New marches in Peru demand the resignation of Dina Boluarte, Congress and a new Constitution

Members of the Peruvian Army and riot police stand guard at the Añashuayco Bridge, located next to the Rodríguez Ballón International Airport, at the start of a national demonstration against Peruvian President Dina Boluarte in Arequipa, Peru, on July 19, 2023.

The protesters are also calling for the release of those detained in past violent protests that left at least 50 people dead. Although it is not a general call among the disaffected, they also demand the release of former President Pedro Castillo. The day before, the president, Dina Boluarte, called the conveners to dialogue and pointed out the mobilizations to have a political agenda in the background.

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A new call to protest in the streets to demand the resignation of the Peruvian president, Dina Boluarte. The call to mobilize came from union, political and social organizations, who also demand the closure of Congress, the formation of a Constituent Assembly and the call for general elections.

Members of the Peruvian Army and riot police stand guard at the Añashuayco Bridge, located next to the Rodríguez Ballón International Airport, at the start of a national demonstration against Peruvian President Dina Boluarte in Arequipa, Peru, on July 19, 2023. © AFP – Diego Ramos

The signs of discontent are considered a continuation of the protests that began with the arrest of former President Pedro Castillo, after trying to close the legislative body. That is why, in addition to demanding the release of the ex-president, many are calling for the release of those detained in the marches that took place between December 2022 and March of this year.

At this point, the EFE news agency highlights that Castillo’s release is not a unanimous claim. This has highlighted the differences between those who are on the streets today. The Peruvian National Police estimated that some 4,000 people will protest in Lima, the capital, where twice as many law enforcement officers were available.

The first confrontations of magnitude occurred in the city of Huancavelica, located in the department of the same name. Security forces charged a group of protesters, who responded by throwing stones. Local media reported that the event did not have a greater connotation and that the protest continued peacefully.

Among other minor events, the authorities report the blockade of transit routes, some seven highways, and the arrest of several people for acting against public order. A dozen homemade weapons were seized from one of them. Some 24,000 police officers were deployed nationwide to prevent disorder.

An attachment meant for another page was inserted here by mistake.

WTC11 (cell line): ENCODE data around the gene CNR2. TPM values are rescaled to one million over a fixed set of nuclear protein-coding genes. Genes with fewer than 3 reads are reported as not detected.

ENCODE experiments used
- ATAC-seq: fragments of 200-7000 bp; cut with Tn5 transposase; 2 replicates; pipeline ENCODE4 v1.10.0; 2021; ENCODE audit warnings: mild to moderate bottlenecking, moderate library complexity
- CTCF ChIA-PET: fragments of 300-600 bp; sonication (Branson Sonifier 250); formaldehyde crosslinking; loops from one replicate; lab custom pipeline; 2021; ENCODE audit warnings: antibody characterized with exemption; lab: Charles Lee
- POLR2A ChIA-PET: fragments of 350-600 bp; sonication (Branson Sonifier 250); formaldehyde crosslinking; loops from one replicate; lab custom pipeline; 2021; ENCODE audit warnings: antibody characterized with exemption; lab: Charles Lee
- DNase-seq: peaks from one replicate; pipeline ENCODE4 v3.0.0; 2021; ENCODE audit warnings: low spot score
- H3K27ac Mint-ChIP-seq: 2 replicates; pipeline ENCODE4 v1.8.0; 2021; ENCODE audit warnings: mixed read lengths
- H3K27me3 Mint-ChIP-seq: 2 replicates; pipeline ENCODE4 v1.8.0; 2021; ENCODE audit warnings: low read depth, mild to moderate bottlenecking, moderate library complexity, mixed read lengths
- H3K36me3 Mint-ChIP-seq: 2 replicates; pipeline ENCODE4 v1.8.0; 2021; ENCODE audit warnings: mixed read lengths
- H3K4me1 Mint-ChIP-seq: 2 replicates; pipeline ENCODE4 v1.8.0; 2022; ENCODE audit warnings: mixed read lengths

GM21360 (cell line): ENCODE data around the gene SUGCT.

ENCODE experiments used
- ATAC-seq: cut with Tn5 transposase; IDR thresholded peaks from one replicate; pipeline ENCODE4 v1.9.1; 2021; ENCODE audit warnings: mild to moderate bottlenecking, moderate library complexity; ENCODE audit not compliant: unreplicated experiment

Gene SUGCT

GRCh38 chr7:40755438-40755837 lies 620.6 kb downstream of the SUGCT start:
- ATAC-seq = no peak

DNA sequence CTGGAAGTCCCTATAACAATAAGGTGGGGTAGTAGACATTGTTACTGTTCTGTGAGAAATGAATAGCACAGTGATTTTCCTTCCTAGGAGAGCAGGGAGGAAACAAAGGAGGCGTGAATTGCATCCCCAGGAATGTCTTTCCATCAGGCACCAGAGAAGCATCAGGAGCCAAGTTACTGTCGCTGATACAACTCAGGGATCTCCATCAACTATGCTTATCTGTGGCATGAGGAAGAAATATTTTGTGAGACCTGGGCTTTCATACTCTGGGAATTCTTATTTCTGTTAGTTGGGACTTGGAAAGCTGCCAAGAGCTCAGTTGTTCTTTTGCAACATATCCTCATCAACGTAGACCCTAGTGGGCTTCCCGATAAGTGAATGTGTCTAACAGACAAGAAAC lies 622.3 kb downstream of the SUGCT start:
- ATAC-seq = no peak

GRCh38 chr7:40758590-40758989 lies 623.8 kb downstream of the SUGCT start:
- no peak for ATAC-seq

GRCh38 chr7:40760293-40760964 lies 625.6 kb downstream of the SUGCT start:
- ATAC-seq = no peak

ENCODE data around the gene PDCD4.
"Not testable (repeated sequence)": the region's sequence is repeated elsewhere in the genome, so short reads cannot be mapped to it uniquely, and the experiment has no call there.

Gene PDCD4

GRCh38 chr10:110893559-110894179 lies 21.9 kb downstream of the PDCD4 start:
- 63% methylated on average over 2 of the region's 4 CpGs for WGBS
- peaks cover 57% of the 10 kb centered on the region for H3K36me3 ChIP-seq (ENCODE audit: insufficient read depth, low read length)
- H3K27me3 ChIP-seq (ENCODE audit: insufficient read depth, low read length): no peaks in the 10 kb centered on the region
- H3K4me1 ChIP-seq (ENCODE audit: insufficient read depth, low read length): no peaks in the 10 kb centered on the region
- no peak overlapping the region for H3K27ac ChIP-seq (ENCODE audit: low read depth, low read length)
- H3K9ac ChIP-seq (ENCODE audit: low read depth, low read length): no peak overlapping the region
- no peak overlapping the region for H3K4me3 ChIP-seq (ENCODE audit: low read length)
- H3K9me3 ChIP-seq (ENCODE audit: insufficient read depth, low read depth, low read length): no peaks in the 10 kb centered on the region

Dina Boluarte called for dialogue

The president of Peru, Dina Boluarte, spoke the day before before the announcements of demonstrations. Ella Boluarte affirmed that she would not allow any “threat to democracy or the rule of law” and she pointed out that the call has a political nuance. According to the head of state, her government will respect “peaceful protest marches”, while “acts of violence” will not be allowed.

On the same day, the local news outlet ‘RPP’ made it known on the eve that the president made a call to the protagonists of the “taking of Lima”, the Peruvian capital, to develop a dialogue with the Executive. This under the condition that it is carried out when the discontents have a “social agenda platform”.

In another moment of her speech, the Head of State, quoted by ‘RPP’, emphasized that Peruvians are witnesses that their Government, “from the first minute, has only dedicated itself to resolving minute by minute the problems that afflict the country.” For his part, the Peruvian Prime Minister stressed that “The right to mobilization, the right to protest, has the most importance in a constitutional state of law. These rights are inherent to democracy, but like any right, it is not an absolute right. The only right is the right to life, ”he concluded.

The genesis of discontent

Former President Castillo’s attempt to close the Legislative was considered an attempted coup by various government entities. Their respective detention, added to a very low popularity of Congress, which a large part of Peruvians point to as the cause of the political instability that the country is experiencing -six presidents in just over four years- led to strong anti-government protests.

According to the Reuters agency, organizations and human rights groups have filed complaints about the excessive force used by the security forces. They are also accused of abuse of power and allegedly committing extrajudicial executions. At least 50 people died in at least three months.

Last June, Dina Boluarte appeared before the prosecutor’s office after a summons to testify about the deaths and the actions of the authorities. Boluarte’s behavior is also under scrutiny under accusations of alleged crimes of “genocide, qualified homicide and serious injuries”, due to violent confrontations in various areas of the country such as Puno, Junín or Ayacucho. The dignitary may not be tried until the end of her term.

With Reuters and EFE

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Written by Editor TLN

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